THE FIRST POST- REVOLUTIONARY RENDITION OF
THE GREATER COAT OF ARMS OF THE RUSSIAN EMPIRE
by Commander Valery Yegorov, a Founding Father and
Saint Andrew Principal Herald Master of the Russian College of Heraldry,
Vice President of the Russian Heraldry Society
This story began quite a lot of years ago, in August 1983,
when I completed a full colour painting of the Greater Coat of Arms of the
Russian Empire, a job done for the first time since 1917 in the post-revolutionary
history of Russia (or rather the U.S.S.R. at that time). The whole undertaking, however,
proved to be rather difficult to perform for a number of reasons.
I had obtained, by a lucky chance, a small black-and-white line drawing
of the Greater Coat of Arms of the Russian Empire. I found it quite accidentally
in a very old book, the Brockhaus & Ephron Encyclopaedic Dictionary,
Volume 17, 1893 (sic!). I had to research and thoroughly check it, and then
paint all the figures and tictures of each component exactly, to depict
the grandiose Coat of Arms correctly. The whole achievement encompassed
64 separate heraldic fields.
Secondly, there were no available copying
facilities in the Soviet Union at that time. So, to convert a small
monochrome line drawing into a large full colour picture might seem
a daunting task, if not impossible. Happily enough, my motto
at that time was: "The difficult we do immediately,
the impossible takes a little longer".
we must remember all that occurred in 1983, for during the Communist
regime of the time any serious research into Russia`s pre-revolutionary
past as well as any special interest in the monarchist symbols on
the part of a common individual could be dangerous to some extent.
It was not, of course, as if I might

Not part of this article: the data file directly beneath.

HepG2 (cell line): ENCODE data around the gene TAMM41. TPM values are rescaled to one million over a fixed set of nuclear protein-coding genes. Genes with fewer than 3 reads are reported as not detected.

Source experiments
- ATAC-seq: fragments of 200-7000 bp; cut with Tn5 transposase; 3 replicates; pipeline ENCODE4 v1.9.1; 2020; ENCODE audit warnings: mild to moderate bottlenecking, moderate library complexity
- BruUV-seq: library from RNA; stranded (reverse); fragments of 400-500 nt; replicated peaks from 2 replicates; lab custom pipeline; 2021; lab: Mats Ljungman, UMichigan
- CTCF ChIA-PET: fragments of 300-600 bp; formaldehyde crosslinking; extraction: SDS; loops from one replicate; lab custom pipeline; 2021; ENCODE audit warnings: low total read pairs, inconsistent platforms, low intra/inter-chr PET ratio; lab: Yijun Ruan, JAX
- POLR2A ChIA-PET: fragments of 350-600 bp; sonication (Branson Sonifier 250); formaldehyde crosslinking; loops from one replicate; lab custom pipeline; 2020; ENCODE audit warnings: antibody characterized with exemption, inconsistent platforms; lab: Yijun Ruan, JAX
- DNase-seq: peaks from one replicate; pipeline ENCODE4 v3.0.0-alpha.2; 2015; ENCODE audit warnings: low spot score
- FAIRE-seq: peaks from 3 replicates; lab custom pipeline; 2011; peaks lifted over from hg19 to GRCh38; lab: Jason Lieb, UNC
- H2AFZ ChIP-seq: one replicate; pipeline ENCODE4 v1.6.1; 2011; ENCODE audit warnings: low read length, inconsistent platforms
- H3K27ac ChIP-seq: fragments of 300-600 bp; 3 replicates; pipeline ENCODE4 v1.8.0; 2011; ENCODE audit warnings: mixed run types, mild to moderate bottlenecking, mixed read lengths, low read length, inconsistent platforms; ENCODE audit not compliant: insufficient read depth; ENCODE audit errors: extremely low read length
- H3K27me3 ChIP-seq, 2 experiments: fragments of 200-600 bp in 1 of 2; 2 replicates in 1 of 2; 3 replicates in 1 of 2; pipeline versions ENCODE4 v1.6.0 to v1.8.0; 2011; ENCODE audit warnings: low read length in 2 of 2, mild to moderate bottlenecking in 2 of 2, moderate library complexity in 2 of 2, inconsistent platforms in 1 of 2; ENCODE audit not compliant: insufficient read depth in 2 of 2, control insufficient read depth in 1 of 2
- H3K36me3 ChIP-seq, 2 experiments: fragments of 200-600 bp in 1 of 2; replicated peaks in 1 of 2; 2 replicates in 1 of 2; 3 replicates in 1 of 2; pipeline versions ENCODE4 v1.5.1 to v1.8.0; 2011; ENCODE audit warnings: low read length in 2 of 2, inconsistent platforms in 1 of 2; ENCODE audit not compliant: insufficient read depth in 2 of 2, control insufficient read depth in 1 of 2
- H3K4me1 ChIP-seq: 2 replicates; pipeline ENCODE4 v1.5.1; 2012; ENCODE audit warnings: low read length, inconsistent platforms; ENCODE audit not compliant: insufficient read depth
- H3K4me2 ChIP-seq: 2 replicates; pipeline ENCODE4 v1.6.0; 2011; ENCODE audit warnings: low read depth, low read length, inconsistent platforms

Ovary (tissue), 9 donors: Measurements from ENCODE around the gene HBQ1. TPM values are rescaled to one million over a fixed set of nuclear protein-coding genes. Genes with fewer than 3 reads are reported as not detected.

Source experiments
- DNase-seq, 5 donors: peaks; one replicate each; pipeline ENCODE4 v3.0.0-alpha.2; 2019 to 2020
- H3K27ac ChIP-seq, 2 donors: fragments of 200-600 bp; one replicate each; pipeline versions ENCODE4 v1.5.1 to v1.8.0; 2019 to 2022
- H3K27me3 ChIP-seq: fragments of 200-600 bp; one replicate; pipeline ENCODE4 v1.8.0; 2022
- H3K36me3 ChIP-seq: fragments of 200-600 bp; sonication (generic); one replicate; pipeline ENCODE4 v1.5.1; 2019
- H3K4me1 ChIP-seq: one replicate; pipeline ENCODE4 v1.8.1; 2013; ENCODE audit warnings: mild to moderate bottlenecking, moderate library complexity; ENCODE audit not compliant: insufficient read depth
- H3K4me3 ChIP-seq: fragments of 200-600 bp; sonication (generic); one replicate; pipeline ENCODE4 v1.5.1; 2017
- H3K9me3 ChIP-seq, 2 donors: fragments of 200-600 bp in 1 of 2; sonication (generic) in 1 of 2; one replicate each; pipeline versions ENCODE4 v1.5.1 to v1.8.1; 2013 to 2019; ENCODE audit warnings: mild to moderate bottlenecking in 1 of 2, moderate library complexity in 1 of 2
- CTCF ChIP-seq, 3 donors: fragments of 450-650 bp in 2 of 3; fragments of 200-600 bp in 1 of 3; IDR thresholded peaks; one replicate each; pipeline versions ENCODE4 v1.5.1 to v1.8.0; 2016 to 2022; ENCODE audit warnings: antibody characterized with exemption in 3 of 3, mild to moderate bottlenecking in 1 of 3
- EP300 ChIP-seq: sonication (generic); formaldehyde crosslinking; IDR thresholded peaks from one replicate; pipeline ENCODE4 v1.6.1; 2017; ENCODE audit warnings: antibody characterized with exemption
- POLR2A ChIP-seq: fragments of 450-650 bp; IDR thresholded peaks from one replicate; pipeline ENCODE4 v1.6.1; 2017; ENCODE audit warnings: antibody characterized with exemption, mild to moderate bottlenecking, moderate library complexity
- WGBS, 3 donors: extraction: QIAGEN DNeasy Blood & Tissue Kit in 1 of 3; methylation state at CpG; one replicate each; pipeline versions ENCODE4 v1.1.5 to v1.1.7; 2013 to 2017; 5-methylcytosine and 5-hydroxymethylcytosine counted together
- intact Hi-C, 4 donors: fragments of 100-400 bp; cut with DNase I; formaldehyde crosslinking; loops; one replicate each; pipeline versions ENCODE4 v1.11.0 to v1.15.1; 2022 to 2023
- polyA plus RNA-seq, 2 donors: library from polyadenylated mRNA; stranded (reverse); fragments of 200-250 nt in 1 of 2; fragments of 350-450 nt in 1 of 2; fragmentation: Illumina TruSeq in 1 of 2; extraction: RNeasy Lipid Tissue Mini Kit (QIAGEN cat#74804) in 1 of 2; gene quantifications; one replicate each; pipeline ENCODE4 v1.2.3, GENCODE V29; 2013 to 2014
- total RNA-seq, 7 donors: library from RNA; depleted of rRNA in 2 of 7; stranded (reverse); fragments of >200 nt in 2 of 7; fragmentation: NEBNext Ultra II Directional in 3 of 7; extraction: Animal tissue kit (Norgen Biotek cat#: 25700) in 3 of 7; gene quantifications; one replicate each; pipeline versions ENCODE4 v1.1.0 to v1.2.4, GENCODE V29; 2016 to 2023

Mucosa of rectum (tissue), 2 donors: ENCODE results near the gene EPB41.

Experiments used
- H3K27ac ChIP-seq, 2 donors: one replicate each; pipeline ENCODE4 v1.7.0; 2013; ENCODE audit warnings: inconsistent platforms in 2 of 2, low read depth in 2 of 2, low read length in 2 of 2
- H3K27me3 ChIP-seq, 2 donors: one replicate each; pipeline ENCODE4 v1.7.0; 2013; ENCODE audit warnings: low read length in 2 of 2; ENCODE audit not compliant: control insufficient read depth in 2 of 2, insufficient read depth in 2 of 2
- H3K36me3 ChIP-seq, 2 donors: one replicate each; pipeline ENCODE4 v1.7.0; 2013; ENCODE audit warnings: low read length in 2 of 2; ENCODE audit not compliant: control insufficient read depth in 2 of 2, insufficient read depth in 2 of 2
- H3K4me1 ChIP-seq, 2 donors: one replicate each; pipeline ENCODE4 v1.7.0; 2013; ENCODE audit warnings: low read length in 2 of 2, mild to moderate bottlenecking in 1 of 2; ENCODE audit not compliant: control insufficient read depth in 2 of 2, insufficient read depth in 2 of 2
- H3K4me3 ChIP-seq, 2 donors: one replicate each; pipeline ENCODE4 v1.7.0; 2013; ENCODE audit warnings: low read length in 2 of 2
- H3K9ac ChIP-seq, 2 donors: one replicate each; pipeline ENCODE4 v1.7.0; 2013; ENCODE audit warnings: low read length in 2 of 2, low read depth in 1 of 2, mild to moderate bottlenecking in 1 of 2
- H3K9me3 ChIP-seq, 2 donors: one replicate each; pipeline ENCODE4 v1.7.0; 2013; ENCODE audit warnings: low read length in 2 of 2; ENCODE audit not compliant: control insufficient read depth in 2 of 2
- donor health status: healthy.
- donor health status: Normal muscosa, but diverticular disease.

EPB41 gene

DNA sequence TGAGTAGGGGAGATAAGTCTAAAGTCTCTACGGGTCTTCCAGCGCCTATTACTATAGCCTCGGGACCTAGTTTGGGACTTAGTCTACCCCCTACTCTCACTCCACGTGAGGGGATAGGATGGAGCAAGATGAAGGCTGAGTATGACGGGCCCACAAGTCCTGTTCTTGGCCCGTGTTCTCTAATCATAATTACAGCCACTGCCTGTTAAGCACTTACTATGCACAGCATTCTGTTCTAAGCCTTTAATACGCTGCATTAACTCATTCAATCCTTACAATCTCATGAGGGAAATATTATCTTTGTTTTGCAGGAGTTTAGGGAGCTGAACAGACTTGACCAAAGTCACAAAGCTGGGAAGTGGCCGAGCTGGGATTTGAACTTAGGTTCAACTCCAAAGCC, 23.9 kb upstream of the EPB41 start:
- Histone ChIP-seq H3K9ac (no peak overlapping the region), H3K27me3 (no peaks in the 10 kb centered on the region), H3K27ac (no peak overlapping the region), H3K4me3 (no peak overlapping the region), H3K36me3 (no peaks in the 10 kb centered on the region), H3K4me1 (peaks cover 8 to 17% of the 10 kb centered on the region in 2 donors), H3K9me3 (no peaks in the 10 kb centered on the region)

be caught by gloomy KGB agents in the night, put in prison and tortured
in their dark and damp basement cells, in the way those cinematographic
fables used to frighten the western people during the cold war.
Every country in the world, even those
considered to be more free and democratic than some others,
have their own social taboos, the violation of which
would inevitably inflict punishment within their society, and perhaps
from their government. Naturally enough, the Soviet Union of 1983
vintage had various specific taboos of its own; should I have revealed
my sincere love of, and profound reverence to the Tsarist Russia,
I might easily have to face the fire of slashing criticism and probably
be treated as a reckless person. For these reasons, my work on the
Greater Arms of the Russian Empire was performed in secret.
It took me
several months to complete the work and fully achieve the
goal of reviving the magnificent Greater Arms of the Russian Empire
to their former glory and splendour, the artwork being executed with
gouache on a large sheet of plywood. Although there were only a few
friends to whom I could show the unusual rendition, I was nevertheless
happy and proud of the fact that I was the first person to have done
it in Russia in 66 years.
Seven years later on, in 1990, it was I
who first dared to launch a vigorous campaign
in the press for the Double-headed Eagle to be returned as the State
Emblem of Russia. Soon afterwards, in 1991, I made the first historical
translation of the full blazon of
the Greater Arms of the Russian Empire into English, which was published
in the Russian heraldic magazine Gerboved, Number One, 1992.
Commander Valery Yegorov
Photo above right:
The proud author, Commander Valery Yegorov, at his famous piece of heraldic
artwork 20 years later, in August 2003, Russia.
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